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In re Adoption of K.J.C.

Supreme Court of North Dakota

March 15, 2016

In the Matter of the Adoption of K.J.C.; K.B.C., and B.J.C., Petitioners and Appellees
v.
K.J.C., D.V.T. and the Executive Director of the Department of Human Service Department, State of North Dakota, Respondents, D.V.T., Appellant

Page 63

          Appeal from the District Court of Williams County, Northwest Judicial District, the Honorable David W. Nelson, Judge.

         Charlotte J.S. Rusch (argued) and Ryan C. McCamy (on brief),Fargo, N.D., for petitioners and appellees.

         Michael P. Hurly, Devils Lake, N.D., for appellant.

         Gerald W. VandeWalle, C.J., Dale V. Sandstrom, Daniel J. Crothers, Lisa Fair McEvers, Carol Ronning Kapsner. Opinion of the Court by VandeWalle, Chief Justice.

          OPINION

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         Gerald W. VandeWalle, Chief Justice.

          [¶1] D.V.T., the father of minor child K.J.C., appealed from a district court's final decree of adoption, terminating his parental rights and granting a petition for step-parent adoption. We affirm the decree as modified, concluding the evidence supports the district court's findings and its decision is not clearly erroneous.

         I

          [¶2] The child was born in 2011. Although the father's paternity has never been judicially established, the parties agree D.V.T. is the child's father. The child's mother, K.B.C., was never married to the father and they were not in a relationship together when the child was born. In December 2014, the mother married B.J.C., the child's step-father.

          [¶3] On January 23, 2015, the mother and step-father petitioned for an order terminating the father's parental rights and allowing the step-father to adopt the child. They alleged the father's consent was not required because the father had not communicated with the child or provided

Page 65

for the child's care and support for more than one year.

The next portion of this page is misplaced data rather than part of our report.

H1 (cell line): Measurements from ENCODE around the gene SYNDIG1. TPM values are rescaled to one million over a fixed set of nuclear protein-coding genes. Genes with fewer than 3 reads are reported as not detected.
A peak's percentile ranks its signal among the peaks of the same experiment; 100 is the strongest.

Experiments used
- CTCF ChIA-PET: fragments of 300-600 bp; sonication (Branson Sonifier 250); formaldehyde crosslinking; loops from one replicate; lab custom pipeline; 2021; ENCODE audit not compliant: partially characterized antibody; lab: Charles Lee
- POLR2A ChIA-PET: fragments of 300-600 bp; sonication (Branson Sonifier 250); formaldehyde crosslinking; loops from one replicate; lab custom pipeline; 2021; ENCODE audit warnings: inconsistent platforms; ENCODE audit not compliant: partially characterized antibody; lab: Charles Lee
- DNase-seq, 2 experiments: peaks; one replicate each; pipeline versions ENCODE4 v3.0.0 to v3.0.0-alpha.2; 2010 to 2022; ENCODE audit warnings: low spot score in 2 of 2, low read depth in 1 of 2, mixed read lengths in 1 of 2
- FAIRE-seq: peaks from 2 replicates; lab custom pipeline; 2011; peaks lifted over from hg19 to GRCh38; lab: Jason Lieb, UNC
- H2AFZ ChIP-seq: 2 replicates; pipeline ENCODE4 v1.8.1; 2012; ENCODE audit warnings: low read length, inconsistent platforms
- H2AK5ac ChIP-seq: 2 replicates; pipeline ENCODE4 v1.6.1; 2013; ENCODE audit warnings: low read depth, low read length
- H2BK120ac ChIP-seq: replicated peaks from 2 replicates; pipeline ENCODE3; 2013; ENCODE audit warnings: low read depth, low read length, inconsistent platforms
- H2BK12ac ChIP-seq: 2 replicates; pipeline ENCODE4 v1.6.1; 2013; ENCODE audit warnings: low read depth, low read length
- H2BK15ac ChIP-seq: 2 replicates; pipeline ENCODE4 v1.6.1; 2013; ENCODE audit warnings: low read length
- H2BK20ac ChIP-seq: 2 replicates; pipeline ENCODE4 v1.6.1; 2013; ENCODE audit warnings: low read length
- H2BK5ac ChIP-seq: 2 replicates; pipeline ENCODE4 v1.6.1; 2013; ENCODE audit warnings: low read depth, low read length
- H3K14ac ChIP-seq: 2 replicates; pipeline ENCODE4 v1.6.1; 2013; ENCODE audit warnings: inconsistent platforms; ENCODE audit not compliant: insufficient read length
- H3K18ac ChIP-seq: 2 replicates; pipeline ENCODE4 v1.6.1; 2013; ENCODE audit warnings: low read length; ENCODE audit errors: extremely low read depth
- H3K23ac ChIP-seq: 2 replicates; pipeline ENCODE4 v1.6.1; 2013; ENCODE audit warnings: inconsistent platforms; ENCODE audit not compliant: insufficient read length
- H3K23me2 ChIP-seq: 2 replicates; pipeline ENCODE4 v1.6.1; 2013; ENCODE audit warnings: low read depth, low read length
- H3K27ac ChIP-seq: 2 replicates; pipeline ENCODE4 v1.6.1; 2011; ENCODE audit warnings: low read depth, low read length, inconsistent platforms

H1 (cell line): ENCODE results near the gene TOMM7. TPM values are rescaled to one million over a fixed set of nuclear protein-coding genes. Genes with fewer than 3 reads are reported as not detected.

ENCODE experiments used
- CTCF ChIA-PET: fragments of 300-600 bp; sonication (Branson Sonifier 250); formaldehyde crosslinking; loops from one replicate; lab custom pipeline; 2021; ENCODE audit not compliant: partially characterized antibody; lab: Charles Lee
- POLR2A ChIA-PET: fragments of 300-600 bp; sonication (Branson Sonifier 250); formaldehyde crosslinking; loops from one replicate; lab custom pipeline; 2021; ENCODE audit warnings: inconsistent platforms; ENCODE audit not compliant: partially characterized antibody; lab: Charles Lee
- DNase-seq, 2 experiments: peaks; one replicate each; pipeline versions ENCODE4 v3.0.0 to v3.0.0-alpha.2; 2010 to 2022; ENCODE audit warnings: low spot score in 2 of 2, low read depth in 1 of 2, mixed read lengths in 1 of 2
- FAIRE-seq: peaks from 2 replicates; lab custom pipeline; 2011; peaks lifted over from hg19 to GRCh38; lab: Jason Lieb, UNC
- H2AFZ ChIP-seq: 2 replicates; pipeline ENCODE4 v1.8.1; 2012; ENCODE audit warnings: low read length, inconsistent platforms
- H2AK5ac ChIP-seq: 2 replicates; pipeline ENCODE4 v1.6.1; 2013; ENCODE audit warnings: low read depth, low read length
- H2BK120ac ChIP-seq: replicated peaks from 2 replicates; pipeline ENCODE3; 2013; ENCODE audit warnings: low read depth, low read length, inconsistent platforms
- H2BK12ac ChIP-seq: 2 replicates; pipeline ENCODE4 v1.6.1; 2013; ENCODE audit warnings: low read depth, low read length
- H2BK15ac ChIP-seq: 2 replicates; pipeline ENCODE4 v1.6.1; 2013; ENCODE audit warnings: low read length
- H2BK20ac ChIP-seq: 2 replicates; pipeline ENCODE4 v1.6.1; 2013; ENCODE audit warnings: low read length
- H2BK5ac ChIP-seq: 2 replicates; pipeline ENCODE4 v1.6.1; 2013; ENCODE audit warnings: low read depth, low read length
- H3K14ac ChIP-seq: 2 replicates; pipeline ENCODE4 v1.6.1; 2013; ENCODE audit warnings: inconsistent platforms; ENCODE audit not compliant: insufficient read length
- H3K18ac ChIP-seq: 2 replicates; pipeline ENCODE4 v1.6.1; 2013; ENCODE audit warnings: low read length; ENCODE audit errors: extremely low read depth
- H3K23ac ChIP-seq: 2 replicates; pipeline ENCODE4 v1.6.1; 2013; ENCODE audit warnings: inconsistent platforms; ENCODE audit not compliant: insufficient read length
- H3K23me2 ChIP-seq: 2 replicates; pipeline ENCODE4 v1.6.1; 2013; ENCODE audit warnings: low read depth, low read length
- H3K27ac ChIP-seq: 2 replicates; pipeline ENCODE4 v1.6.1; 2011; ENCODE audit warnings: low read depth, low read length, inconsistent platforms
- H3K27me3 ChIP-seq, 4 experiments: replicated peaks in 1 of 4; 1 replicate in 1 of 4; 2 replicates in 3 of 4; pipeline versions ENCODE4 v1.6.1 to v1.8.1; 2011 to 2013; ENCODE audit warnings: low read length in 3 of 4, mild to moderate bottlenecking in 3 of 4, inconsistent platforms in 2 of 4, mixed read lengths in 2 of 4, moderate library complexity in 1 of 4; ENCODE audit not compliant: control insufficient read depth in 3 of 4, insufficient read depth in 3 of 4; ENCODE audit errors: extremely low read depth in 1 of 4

[¶4] The father appeared at a hearing on December 7, 2015, and objected to the petition. At the end of the hearing, the district court made oral findings on the record, stating it was terminating the father's parental rights and granting the petition for step-parent adoption. The court found the father's consent was not required because the father failed to be a part of the child's life for four years and the father never contributed any financial support for the child. The court found the adoption was in the child's best interests and ordered the father's parental rights be terminated.

          [¶5] On December 8, 2015, a final decree of adoption was entered. The court's written order said the required consent for adoption was obtained or excused, no person appeared at the hearing claiming to be the natural father and claiming custodial rights, and the adoption was in the child's best interests. The decree granted the petition for adoption and terminated the father's parental rights.

         II

          [¶6] The father argues the district court clearly erred in terminating his parental rights and finding his consent to the adoption was not necessary. The father contends there was not clear and convincing evidence he intended to abandon the child.

          [¶7] The trial court's findings of fact in an adoption proceeding, including whether a parent has abandoned a child, will not be reversed on appeal unless they are clearly erroneous. In re Adoption of S.R.F., 2004 ND 150, ¶ 7, 683 N.W.2d 913. A finding is clearly erroneous if it is induced by an erroneous view of the law, there is no evidence to support it, or if there is some supporting evidence, on the entire record we are left with a definite and firm conviction a mistake has been made. In re Adoption of I.R.R., 2013 ND 211, ¶ 12, 839 N.W.2d 846.

          [¶8] Generally, a parent of a child must consent to adoption; ...


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